DACA recipient and appliance repair business owner Erick Marquez holds a sign during a protest in support of DACA (Deferred Action for Childhood Arrivals), Sept. 10, 2017 in Los Angeles, California.
Robyn Beck—AFP/Getty Images
By Mahita Gajanan
May 2, 2018

Texas and six other states have filed a federal lawsuit to end the Deferred Action for Childhood Arrivals program.

Known as DACA, the Obama-era program protects undocumented immigrants brought to the U.S. as children from deportation, allowing them to attend school and work. DACA has helped about 700,000 undocumented immigrants and now faces a shaky future after President Donald Trump promised to end the program.

But the new lawsuit, brought forth by Texas, Alabama, Arkansas, Louisiana, Nebraska, South Carolina and West Virginia, indicates that Republicans are frustrated by Trump’s efforts to end DACA. Last September, Trump announced the end of the program, giving Congress until March 5 to figure out a solution. The deadline passed without any legislation from lawmakers, and last week, a federal judge ruled against the Trump administration’s decision, giving it 90 days to explain why DACA is unlawful.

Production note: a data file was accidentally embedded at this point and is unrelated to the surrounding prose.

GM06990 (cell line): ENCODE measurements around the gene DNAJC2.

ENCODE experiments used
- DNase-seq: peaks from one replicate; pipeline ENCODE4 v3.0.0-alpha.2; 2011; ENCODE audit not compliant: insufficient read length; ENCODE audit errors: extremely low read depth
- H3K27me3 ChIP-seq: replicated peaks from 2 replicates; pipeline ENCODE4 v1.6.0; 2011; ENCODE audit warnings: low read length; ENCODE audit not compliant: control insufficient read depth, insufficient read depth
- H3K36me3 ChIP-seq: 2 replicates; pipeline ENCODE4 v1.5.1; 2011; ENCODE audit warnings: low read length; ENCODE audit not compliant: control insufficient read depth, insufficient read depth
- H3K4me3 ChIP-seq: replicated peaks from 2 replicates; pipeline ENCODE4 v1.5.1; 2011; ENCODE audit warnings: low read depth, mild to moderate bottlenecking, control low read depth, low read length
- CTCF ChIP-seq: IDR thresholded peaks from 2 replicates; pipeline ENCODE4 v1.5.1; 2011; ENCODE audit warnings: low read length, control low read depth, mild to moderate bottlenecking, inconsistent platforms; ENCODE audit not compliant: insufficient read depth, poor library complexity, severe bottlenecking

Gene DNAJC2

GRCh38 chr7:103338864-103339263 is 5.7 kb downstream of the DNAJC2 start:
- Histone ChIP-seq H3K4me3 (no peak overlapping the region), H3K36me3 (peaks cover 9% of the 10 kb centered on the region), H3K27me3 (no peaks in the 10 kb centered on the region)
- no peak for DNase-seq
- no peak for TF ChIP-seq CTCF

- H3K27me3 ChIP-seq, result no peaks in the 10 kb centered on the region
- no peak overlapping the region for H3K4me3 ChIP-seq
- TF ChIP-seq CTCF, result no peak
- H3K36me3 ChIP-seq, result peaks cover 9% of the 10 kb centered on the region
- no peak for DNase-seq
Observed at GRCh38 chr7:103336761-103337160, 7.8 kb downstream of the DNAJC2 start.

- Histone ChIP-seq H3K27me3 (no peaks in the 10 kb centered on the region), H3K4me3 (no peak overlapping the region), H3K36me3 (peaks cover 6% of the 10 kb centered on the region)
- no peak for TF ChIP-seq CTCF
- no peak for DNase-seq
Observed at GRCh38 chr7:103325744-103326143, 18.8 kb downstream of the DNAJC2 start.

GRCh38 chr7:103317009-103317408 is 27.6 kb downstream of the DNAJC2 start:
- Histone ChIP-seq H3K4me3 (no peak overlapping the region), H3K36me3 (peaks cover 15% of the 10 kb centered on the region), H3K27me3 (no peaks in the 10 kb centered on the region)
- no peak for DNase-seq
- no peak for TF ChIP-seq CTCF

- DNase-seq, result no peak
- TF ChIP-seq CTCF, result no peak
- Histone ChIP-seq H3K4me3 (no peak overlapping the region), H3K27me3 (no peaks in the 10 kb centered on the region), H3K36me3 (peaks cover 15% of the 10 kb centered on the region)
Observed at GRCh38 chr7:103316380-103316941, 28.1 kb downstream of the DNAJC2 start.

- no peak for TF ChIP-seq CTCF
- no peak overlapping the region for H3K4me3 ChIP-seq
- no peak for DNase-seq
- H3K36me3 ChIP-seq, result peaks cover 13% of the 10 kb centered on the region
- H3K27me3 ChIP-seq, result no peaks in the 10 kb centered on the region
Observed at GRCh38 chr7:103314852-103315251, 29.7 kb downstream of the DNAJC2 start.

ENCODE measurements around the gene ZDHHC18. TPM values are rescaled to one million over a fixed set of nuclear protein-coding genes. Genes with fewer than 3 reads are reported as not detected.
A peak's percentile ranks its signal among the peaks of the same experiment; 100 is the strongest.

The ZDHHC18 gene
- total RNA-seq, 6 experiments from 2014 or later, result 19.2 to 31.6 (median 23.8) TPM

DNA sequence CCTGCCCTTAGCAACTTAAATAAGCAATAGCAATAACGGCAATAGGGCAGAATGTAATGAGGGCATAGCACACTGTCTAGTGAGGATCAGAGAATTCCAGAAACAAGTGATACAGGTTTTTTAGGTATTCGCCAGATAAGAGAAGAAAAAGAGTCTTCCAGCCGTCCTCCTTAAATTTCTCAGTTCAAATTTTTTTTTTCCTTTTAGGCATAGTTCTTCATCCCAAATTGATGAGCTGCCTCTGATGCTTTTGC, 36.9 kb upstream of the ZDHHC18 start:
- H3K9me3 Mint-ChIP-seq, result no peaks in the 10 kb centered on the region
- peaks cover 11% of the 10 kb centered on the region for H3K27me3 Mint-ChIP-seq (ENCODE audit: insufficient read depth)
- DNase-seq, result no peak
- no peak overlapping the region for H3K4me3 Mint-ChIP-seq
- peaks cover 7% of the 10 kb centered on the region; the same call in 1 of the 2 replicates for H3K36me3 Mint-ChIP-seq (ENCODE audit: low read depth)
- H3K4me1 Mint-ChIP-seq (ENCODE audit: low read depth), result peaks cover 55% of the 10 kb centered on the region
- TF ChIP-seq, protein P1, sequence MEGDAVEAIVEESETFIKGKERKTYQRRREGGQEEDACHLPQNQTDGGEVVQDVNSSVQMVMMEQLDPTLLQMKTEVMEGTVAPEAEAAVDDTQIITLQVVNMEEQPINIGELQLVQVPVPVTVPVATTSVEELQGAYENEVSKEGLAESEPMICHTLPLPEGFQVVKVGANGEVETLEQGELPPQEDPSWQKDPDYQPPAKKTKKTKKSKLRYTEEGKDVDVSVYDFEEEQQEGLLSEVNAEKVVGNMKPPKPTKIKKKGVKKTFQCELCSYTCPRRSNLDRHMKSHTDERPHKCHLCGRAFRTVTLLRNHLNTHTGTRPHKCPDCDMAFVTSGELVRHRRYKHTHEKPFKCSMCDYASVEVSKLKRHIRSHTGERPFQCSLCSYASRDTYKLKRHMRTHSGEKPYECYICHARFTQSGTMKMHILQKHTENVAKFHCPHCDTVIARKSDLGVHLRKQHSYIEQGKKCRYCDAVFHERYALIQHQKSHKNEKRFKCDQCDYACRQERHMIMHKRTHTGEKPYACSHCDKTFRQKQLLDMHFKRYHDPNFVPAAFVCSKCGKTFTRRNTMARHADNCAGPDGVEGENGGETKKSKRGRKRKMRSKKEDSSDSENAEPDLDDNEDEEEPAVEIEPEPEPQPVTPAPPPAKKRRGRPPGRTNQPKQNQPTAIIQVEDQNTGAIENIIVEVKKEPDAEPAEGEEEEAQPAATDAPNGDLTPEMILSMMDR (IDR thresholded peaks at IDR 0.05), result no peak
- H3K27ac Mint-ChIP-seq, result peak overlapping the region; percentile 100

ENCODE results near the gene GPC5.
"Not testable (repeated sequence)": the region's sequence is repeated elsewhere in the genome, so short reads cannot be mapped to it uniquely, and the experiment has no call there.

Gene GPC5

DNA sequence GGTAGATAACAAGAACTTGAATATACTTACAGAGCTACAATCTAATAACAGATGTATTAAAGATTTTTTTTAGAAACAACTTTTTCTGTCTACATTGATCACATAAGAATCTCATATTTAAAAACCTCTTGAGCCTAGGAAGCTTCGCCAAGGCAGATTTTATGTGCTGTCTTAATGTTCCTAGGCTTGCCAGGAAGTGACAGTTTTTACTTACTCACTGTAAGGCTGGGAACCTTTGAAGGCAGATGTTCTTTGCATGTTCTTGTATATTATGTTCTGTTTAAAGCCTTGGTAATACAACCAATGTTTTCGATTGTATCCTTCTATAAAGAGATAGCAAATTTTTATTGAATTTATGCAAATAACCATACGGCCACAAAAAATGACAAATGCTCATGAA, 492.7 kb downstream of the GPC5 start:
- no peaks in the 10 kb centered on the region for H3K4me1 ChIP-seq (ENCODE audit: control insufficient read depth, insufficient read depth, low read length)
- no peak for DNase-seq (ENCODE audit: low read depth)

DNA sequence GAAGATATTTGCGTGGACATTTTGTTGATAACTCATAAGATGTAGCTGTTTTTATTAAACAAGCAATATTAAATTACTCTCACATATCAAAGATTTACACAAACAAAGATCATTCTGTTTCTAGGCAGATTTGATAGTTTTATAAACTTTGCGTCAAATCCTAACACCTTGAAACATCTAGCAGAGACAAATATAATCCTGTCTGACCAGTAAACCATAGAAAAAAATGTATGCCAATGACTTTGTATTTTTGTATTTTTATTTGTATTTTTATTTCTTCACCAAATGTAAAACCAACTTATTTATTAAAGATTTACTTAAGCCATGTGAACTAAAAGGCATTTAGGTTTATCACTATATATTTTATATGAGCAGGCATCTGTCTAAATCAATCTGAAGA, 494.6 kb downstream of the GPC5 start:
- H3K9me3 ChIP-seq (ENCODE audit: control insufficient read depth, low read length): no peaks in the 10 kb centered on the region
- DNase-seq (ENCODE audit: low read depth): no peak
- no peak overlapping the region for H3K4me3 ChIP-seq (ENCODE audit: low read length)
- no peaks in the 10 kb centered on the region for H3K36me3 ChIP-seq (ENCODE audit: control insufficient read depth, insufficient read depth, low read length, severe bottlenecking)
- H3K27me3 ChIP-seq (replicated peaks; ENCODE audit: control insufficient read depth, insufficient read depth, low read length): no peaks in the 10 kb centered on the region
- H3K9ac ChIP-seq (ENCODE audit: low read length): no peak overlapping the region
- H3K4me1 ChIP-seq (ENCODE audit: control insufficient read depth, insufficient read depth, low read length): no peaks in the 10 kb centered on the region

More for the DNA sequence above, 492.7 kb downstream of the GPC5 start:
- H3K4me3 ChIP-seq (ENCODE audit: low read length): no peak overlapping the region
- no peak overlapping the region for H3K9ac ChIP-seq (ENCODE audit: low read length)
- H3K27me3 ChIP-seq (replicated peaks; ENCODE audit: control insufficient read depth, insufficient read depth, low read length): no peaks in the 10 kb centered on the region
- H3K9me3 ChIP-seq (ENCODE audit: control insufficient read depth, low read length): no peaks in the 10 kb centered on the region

On Tuesday, Texas Attorney General Ken Paxton filed the lawsuit because judicial rulings have forced Trump “to leave an unlawful program in place indefinitely as legal challenges drag on.” The lawsuit argues that the executive branch cannot “unilaterally grant unlawfully present aliens lawful presence and work authorization.”

“Left intact, DACA sets a dangerous precedent by giving the executive branch sweeping authority to ignore the laws enacted by Congress and change our nation’s immigration laws to suit a president’s own policy preferences,” Paxton said at a press conference. “The danger DACA poses goes far beyond its consequences for our immigration system. It invites future presidents to ignore the law, ignore the will of the people, and set their own policies on the Second Amendment, privacy rights, drug laws, or any of the other important issues debated in Congress.”

Write to Mahita Gajanan at mahita.gajanan@time.com.

SPONSORED FINANCIAL CONTENT

You May Like

EDIT POST